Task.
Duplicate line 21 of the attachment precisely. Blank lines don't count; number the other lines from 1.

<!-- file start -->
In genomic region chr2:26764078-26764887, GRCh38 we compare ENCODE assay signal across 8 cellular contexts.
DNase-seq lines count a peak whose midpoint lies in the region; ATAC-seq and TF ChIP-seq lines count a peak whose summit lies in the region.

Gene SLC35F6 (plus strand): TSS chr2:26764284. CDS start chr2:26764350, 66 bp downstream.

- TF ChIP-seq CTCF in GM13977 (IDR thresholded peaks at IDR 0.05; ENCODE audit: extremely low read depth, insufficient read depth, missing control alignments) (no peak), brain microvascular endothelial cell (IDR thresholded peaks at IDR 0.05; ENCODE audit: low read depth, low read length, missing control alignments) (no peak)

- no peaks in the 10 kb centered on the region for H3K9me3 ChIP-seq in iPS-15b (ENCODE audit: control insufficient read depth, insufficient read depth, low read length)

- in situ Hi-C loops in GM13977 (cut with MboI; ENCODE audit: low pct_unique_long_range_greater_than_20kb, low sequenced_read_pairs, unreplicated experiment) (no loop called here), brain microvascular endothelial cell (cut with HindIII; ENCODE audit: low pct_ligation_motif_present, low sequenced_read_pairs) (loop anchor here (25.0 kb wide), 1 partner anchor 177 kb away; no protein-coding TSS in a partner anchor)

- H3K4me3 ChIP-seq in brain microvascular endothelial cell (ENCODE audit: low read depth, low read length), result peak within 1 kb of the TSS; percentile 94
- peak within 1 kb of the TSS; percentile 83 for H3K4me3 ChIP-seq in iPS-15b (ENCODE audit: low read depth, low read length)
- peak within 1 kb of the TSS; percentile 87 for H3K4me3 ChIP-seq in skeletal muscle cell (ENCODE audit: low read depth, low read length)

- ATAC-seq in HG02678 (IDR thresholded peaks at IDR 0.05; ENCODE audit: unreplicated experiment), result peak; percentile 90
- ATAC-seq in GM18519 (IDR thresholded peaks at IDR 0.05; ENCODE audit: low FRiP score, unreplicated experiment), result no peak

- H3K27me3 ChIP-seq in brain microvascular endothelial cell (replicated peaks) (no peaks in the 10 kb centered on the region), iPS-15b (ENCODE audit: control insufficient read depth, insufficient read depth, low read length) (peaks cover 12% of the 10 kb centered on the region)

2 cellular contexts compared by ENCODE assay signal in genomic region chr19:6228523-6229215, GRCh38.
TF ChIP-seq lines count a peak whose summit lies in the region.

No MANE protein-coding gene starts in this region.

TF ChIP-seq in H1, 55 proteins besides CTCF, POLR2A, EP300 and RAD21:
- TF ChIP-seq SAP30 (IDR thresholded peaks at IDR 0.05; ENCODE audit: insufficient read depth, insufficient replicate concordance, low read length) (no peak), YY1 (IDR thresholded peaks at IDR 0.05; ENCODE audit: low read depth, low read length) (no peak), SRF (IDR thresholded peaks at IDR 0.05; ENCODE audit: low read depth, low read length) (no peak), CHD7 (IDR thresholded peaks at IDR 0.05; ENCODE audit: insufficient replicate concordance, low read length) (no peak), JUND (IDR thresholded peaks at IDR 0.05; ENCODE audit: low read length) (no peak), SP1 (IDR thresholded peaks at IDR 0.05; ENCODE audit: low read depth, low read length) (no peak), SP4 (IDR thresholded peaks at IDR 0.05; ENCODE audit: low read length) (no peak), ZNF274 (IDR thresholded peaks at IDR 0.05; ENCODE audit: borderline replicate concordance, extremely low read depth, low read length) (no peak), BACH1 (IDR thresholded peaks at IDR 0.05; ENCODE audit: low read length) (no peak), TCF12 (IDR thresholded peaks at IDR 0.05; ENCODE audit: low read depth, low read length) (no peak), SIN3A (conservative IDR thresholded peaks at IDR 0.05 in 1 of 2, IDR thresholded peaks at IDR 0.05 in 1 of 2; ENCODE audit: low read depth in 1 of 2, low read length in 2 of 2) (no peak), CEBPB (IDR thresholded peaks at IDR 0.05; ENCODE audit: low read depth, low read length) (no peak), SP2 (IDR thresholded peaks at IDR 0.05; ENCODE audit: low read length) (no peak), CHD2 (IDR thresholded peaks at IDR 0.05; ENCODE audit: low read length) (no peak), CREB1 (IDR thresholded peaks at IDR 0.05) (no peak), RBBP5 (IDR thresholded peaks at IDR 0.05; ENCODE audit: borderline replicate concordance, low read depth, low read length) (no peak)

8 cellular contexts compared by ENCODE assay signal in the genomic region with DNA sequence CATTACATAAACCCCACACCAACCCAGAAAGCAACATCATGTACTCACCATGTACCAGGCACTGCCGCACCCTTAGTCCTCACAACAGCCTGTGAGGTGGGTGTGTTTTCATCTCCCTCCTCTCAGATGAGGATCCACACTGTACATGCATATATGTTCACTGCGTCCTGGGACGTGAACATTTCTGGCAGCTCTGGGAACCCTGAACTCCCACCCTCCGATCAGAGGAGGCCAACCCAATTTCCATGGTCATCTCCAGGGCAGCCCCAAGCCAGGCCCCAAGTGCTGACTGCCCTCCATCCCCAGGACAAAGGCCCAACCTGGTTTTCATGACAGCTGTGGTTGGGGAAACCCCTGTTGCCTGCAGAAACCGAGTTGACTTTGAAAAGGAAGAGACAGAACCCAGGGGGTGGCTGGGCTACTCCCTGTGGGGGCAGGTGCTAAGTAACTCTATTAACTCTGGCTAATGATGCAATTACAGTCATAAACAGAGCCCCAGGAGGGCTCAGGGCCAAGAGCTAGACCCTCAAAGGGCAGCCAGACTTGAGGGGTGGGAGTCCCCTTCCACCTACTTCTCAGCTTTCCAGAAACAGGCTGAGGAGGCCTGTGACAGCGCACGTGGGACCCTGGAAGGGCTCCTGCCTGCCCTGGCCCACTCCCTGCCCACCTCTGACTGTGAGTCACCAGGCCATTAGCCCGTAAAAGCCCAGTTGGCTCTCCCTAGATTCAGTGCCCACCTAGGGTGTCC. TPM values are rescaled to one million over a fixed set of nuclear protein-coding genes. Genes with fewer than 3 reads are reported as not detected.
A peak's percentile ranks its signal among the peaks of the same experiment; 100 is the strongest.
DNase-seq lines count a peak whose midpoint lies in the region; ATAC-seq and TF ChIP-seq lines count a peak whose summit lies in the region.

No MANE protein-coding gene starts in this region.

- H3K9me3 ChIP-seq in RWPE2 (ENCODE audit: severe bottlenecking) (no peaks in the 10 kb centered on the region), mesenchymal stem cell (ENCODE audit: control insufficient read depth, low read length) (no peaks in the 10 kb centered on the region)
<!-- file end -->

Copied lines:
No MANE protein-coding gene starts in this region.